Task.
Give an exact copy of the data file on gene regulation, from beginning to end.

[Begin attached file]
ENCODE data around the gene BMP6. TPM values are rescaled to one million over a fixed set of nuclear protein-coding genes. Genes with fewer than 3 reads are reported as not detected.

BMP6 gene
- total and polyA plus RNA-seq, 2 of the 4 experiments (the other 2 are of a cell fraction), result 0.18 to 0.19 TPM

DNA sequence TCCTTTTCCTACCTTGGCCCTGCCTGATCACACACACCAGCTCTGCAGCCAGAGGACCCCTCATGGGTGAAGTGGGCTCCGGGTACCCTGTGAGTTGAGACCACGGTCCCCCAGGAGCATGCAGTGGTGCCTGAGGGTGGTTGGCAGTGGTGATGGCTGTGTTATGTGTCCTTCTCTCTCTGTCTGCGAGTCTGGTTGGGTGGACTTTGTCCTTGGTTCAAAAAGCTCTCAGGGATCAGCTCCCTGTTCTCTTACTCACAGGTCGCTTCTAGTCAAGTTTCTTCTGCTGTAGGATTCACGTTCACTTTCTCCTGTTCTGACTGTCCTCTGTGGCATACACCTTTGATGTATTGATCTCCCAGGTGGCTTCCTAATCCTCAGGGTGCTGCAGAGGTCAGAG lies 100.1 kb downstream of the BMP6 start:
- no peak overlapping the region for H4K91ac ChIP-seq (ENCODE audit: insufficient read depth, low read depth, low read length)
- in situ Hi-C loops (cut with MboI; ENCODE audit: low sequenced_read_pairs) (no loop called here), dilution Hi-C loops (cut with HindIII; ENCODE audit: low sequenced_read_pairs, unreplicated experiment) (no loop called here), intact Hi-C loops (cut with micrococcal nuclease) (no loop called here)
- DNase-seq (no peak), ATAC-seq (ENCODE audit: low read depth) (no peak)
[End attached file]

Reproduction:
ENCODE data around the gene BMP6. TPM values are rescaled to one million over a fixed set of nuclear protein-coding genes. Genes with fewer than 3 reads are reported as not detected.

BMP6 gene
- total and polyA plus RNA-seq, 2 of the 4 experiments (the other 2 are of a cell fraction), result 0.18 to 0.19 TPM

DNA sequence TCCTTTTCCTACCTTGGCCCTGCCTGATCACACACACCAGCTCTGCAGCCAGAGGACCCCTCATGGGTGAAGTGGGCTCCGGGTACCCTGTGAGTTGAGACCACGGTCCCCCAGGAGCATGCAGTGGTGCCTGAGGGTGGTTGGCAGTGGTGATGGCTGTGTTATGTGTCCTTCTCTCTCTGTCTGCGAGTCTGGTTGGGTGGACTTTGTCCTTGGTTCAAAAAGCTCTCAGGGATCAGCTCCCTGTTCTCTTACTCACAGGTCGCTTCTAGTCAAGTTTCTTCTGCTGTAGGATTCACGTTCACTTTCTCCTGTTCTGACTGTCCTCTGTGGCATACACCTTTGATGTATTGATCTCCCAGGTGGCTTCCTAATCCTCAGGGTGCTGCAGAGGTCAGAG lies 100.1 kb downstream of the BMP6 start:
- no peak overlapping the region for H4K91ac ChIP-seq (ENCODE audit: insufficient read depth, low read depth, low read length)
- in situ Hi-C loops (cut with MboI; ENCODE audit: low sequenced_read_pairs) (no loop called here), dilution Hi-C loops (cut with HindIII; ENCODE audit: low sequenced_read_pairs, unreplicated experiment) (no loop called here), intact Hi-C loops (cut with micrococcal nuclease) (no loop called here)
- DNase-seq (no peak), ATAC-seq (ENCODE audit: low read depth) (no peak)